You are probably using Microsoft Excel in your work. It is one of the most used applications in the workplace, not only in the Accounting department but all throughout the organization. In Accounting, it has become the standard in spreadsheet reporting because of its robust features that I don’t think you can find in other spreadsheet programs. No matter how sophisticated or high level your Accounting systems are, I bet you still have a need to use Excel. For personal use, Excel also brings a lot of helpful features on making lists, tables, forms, schedules, calculations, charting and database. Here are some Microsoft Excel basic features you can try.
Export-import ribbon customizations
If you use Excel at home and at work and use it in two different computers, you would want the same experience in both places. For example, in your work computer (as long as your IT policies would allow), you can import ribbon customization you have done from your home computer into your workstation or vice versa. To do this, go to File/Options/CustomizeRibbon/Import-Export. You will save it in a customization file and transfer it between your machines.
Pin or remove last 50 files used from the backstage view
This is very useful if you are working on some certain project files and you will not finish them in one sitting. Instead of searching and opening the same file over and over again through the windows explorer, you can pin the file within excel for easy and quick access anytime. Go to File/Recent/Recent Workbooks, then click the pin next to the file to pin it. Just click it again to unpin the file. You can do this and pin the last 50 files.
Use templates instead of starting always from a blank file
If you have a meticulous boss and he always wants this type of font to be used, this color, this heading etc., why not create a template for the usual reports you submit to him. This is very handy especially when you follow the same formatting in your group. If all your reports have the same company name and logo, with standard colors and fonts, you can create a template for that. To do this, create the file where you will place the repetitive things you usually do. But instead of just saving it as an ordinary Excel file, save it as an Excel template. You can choose it from the Save As dialog box. Then when you create a new file, start with that template.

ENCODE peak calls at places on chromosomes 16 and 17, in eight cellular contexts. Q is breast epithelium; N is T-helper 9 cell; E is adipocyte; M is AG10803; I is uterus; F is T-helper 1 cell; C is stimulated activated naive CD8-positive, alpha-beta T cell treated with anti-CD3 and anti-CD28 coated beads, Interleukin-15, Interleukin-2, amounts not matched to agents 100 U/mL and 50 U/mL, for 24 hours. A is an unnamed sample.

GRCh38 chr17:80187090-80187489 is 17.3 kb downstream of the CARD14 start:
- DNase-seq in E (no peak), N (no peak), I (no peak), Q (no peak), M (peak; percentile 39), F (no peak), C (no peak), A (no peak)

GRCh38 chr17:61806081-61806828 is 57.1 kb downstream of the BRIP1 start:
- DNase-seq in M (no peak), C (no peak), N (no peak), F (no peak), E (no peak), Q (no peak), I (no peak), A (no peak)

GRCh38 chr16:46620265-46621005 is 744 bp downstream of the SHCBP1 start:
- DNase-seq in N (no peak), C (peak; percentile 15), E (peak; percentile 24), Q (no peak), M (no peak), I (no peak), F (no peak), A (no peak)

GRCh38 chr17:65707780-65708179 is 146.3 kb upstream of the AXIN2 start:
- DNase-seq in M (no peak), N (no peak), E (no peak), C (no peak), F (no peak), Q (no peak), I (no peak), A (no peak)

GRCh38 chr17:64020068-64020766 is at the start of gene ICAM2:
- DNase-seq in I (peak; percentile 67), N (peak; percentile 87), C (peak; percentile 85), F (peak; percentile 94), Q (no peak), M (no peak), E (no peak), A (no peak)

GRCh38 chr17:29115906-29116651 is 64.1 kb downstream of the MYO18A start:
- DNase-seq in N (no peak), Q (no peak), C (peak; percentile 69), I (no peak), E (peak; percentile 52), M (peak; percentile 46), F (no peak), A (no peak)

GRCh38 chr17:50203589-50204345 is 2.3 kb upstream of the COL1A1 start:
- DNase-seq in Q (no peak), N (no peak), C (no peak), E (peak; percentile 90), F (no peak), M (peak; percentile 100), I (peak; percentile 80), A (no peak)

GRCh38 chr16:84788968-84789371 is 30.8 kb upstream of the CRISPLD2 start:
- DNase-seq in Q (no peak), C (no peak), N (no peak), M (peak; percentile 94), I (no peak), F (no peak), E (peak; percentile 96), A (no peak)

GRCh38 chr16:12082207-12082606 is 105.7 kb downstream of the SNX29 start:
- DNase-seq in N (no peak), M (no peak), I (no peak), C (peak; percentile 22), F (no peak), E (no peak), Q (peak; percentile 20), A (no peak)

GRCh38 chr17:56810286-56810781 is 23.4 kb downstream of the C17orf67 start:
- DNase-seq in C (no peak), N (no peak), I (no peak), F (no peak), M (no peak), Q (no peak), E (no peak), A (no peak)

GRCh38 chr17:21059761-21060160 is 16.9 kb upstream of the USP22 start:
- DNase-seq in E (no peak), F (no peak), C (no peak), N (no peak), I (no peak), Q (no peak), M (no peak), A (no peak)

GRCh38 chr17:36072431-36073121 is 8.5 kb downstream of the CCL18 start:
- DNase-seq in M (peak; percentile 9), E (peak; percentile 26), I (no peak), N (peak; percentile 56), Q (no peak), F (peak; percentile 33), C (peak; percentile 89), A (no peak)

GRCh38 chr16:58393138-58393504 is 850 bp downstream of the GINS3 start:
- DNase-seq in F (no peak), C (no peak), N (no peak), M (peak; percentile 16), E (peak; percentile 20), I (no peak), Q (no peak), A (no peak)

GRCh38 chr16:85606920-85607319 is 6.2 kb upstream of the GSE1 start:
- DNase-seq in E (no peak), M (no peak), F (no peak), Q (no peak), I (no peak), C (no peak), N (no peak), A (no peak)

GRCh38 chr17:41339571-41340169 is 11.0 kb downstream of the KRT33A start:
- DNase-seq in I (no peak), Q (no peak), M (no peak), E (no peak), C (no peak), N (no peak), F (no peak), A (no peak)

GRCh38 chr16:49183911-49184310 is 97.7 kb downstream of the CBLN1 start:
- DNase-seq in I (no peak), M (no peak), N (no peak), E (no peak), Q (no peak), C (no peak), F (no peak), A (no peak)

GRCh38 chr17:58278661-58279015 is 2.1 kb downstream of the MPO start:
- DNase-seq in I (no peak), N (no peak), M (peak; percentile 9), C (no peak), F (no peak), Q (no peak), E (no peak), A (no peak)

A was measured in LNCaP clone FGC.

Get rid of that “Compatibility Mode” thing
There are still plenty of people using Microsoft Excel 2003 and below versions. You will know this because when they sent you a file and you open it, the Compatibility Mode appears in the file name (maybe it’s just me but I don’t like seeing this). To remove this, you have to convert the file to the Microsoft Excel 2007 or above version. When you save the file, don’t click Save, but click Save As and choose Excel Workbook as file type. And then when you close and reopen the file, it will now be in the newer version format.
View and edit file properties from the backstage view
You can view, add or edit file properties from the backstage view. Some of the file properties you can edit are file title, tags, comments, status, category and subject. If you want to know how big the size of the file you are working on, you can check that here as well. Go to File/Info to view this.
Use Excel even if it’s not installed in your computer
Microsoft Excel is not free but you don’t have to buy it to use it. As long as you have an Outlook email account (formerly Hotmail) you can use the free web based Excel Web App. This means you can use Excel in any internet browser. Of course not all of the commands and functions are present and some actions are limited compared to the full Excel installed in your desktop. But for the most basic viewing and editing task, the Excel Web App will not disappoint.
On average, there are over 16,000 columns in excel, over 1,000,000 rows and over 16,000,000,000 cells (figures vary depending on how powerful is your computer). A cell can contain over 30,000 characters. There are over 300 Excel functions available. The number of sheets is virtually unlimited, still depends on the computing power of your machine.
For a complete list of Microsoft Excel 2010 Limits, here’s a free download: